Follow Techotopia on Twitter

On-line Guides
All Guides
eBook Store
iOS / Android
Linux for Beginners
Office Productivity
Linux Installation
Linux Security
Linux Utilities
Linux Virtualization
Linux Kernel
System/Network Admin
Scripting Languages
Development Tools
Web Development
GUI Toolkits/Desktop
Mail Systems
Eclipse Documentation

How To Guides
General System Admin
Linux Security
Linux Filesystems
Web Servers
Graphics & Desktop
PC Hardware
Problem Solutions




Thinking in Java
Prev Contents / Index Next


A for loop performs initialization before the first iteration. Then it performs conditional testing and, at the end of each iteration, some form of “stepping.” The form of the for loop is:

for(initialization; Boolean-expression; step)

Any of the expressions initialization, Boolean-expression or step can be empty. The expression is tested before each iteration, and as soon as it evaluates to false, execution will continue at the line following the for statement. At the end of each loop, the step executes.

for loops are usually used for “counting” tasks:

// Demonstrates "for" loop by listing
// all the lowercase ASCII letters.
import com.bruceeckel.simpletest.*;

public class ListCharacters {
  static Test monitor = new Test();
  public static void main(String[] args) {
    for(int i = 0; i < 128; i++)
        System.out.println("value: " + i +
          " character: " + (char)i);
    monitor.expect(new String[] {
      "value: 97 character: a",
      "value: 98 character: b",
      "value: 99 character: c",
      "value: 100 character: d",
      "value: 101 character: e",
      "value: 102 character: f",
      "value: 103 character: g",
      "value: 104 character: h",
      "value: 105 character: i",
      "value: 106 character: j",
      "value: 107 character: k",
      "value: 108 character: l",
      "value: 109 character: m",
      "value: 110 character: n",
      "value: 111 character: o",
      "value: 112 character: p",
      "value: 113 character: q",
      "value: 114 character: r",
      "value: 115 character: s",
      "value: 116 character: t",
      "value: 117 character: u",
      "value: 118 character: v",
      "value: 119 character: w",
      "value: 120 character: x",
      "value: 121 character: y",
      "value: 122 character: z"
} ///:~

Note that the variable i is defined at the point where it is used, inside the control expression of the for loop, rather than at the beginning of the block denoted by the open curly brace. The scope of i is the expression controlled by the for.

This program also uses the java.lang.Character “wrapper” class, which not only wraps the primitive char type in an object, but also provides other utilities. Here, the static isLowerCase( ) method is used to detect whether the character in question is a lower-case letter.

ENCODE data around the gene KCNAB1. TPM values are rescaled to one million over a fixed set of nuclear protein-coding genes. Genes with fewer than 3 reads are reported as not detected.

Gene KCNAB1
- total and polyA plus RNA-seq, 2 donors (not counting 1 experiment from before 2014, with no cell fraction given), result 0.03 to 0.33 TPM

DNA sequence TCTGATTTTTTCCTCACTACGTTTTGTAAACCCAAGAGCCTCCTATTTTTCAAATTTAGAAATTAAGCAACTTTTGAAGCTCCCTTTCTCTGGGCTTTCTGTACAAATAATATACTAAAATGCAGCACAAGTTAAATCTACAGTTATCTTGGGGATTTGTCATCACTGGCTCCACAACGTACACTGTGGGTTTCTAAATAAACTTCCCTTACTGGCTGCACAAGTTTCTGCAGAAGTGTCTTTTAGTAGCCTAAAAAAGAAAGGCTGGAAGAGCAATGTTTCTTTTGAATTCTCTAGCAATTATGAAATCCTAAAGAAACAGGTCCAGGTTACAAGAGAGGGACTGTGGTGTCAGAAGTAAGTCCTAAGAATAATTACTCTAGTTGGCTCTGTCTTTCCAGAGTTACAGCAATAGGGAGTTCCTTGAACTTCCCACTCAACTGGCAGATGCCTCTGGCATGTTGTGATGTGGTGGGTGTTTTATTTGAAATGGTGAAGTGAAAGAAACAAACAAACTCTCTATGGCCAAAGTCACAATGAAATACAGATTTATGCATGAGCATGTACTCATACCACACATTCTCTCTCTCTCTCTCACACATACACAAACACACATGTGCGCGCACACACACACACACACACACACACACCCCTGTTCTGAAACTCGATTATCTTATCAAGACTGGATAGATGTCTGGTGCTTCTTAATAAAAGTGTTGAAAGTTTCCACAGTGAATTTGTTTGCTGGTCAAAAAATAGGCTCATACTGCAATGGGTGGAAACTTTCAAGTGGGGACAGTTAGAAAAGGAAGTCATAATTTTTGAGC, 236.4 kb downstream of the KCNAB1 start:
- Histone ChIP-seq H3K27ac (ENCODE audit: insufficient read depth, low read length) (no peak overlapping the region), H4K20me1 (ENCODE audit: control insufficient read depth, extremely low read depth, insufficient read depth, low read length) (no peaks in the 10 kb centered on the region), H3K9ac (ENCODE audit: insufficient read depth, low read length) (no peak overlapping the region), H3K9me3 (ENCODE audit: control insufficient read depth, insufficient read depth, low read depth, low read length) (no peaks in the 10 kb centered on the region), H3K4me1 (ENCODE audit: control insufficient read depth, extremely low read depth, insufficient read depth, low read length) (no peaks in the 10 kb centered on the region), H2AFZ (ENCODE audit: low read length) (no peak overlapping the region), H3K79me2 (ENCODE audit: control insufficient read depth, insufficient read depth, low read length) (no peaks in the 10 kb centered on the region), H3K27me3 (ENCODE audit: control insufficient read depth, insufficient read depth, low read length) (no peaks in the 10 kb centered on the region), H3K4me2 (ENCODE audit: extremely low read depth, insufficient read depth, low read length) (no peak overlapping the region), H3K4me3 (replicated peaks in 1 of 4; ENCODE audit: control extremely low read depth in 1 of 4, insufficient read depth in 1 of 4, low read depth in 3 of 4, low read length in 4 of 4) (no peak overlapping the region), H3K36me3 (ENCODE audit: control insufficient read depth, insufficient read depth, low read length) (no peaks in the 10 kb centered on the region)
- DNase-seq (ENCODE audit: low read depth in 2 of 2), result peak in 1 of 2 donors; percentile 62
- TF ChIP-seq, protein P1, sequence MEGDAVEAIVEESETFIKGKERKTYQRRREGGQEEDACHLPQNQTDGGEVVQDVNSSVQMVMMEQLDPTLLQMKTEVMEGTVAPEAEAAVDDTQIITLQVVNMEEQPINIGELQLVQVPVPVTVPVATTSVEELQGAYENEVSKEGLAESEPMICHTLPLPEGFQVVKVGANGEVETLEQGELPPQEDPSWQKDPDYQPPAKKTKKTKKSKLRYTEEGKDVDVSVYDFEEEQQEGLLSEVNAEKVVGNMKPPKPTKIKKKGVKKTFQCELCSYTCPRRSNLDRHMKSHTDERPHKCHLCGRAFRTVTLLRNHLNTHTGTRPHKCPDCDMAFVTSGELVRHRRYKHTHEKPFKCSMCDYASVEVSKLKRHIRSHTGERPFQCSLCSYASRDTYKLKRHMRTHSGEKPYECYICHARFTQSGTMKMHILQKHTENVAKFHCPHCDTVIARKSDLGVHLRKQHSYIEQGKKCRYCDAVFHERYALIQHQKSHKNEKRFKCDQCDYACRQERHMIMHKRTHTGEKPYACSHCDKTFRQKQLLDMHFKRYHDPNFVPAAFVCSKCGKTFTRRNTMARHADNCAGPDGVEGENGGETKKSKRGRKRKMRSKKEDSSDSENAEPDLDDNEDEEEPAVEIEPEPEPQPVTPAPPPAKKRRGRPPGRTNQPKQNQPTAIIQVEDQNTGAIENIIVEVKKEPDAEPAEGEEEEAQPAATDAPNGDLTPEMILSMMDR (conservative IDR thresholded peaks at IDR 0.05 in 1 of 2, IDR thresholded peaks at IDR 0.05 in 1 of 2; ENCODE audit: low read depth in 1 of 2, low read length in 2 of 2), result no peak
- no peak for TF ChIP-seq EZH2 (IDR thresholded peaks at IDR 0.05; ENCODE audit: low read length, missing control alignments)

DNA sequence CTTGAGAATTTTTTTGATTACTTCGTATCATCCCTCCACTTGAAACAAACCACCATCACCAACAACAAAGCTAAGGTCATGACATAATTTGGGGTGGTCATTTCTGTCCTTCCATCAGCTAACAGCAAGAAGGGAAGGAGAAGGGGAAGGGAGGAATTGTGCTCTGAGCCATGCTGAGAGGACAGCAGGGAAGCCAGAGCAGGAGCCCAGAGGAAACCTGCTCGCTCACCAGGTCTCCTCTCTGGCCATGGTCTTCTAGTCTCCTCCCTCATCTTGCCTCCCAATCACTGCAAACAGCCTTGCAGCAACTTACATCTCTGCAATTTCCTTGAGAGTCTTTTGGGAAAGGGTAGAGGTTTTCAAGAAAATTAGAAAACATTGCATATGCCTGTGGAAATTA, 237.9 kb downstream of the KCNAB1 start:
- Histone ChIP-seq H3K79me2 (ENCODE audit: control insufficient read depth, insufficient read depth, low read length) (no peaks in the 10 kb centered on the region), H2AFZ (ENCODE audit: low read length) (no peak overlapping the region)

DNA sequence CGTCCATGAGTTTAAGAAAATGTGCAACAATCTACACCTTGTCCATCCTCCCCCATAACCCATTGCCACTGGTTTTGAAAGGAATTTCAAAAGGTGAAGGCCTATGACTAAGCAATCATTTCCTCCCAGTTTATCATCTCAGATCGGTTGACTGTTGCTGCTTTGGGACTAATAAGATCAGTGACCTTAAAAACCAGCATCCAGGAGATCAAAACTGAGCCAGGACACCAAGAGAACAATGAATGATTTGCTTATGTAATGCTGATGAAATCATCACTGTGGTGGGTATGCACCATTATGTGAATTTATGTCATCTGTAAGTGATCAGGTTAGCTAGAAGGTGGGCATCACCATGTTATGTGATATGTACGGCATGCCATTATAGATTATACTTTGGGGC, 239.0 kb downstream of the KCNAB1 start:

Traditional procedural languages like C require that all variables be defined at the beginning of a block so that when the compiler creates a block, it can allocate space for those variables. In Java and C++, you can spread your variable declarations throughout the block, defining them at the point that you need them. This allows a more natural coding style and makes code easier to understand.

You can define multiple variables within a for statement, but they must be of the same type:

for(int i = 0, j = 1; i < 10 && j != 11; i++, j++)
  // body of for loop

The int definition in the for statement covers both i and j. The ability to define variables in the control expression is limited to the for loop. You cannot use this approach with any of the other selection or iteration statements.

The comma operator

Earlier in this chapter I stated that the comma operator (not the comma separator, which is used to separate definitions and method arguments) has only one use in Java: in the control expression of a for loop. In both the initialization and step portions of the control expression, you can have a number of statements separated by commas, and those statements will be evaluated sequentially. The previous bit of code uses this ability. Here’s another example:

import com.bruceeckel.simpletest.*;

public class CommaOperator {
  static Test monitor = new Test();
  public static void main(String[] args) {
    for(int i = 1, j = i + 10; i < 5;
        i++, j = i * 2) {
      System.out.println("i= " + i + " j= " + j);
    monitor.expect(new String[] {
      "i= 1 j= 11",
      "i= 2 j= 4",
      "i= 3 j= 6",
      "i= 4 j= 8"
} ///:~

You can see that in both the initialization and step portions, the statements are evaluated in sequential order. Also, the initialization portion can have any number of definitions of one type.
Thinking in Java
Prev Contents / Index Next

   Reproduced courtesy of Bruce Eckel, MindView, Inc. Design by Interspire